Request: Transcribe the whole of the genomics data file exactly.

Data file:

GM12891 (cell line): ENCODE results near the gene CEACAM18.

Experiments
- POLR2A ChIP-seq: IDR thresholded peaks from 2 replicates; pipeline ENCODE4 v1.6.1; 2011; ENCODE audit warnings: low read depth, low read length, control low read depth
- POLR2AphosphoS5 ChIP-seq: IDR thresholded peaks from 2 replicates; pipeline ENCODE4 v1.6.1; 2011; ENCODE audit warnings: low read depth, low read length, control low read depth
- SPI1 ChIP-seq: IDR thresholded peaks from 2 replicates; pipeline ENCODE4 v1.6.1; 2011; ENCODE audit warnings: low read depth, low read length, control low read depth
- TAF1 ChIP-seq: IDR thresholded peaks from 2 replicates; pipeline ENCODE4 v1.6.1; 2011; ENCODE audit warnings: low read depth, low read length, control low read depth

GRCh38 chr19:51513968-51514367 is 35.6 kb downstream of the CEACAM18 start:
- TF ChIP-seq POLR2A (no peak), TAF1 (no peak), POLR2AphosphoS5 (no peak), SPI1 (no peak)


GM12891 (cell line): ENCODE results near the gene CEACAM18.

Experiments
- POLR2A ChIP-seq: IDR thresholded peaks from 2 replicates; pipeline ENCODE4 v1.6.1; 2011; ENCODE audit warnings: low read depth, low read length, control low read depth
- POLR2AphosphoS5 ChIP-seq: IDR thresholded peaks from 2 replicates; pipeline ENCODE4 v1.6.1; 2011; ENCODE audit warnings: low read depth, low read length, control low read depth
- SPI1 ChIP-seq: IDR thresholded peaks from 2 replicates; pipeline ENCODE4 v1.6.1; 2011; ENCODE audit warnings: low read depth, low read length, control low read depth
- TAF1 ChIP-seq: IDR thresholded peaks from 2 replicates; pipeline ENCODE4 v1.6.1; 2011; ENCODE audit warnings: low read depth, low read length, control low read depth

GRCh38 chr19:51513968-51514367 is 35.6 kb downstream of the CEACAM18 start:
- TF ChIP-seq POLR2A (no peak), TAF1 (no peak), POLR2AphosphoS5 (no peak), SPI1 (no peak)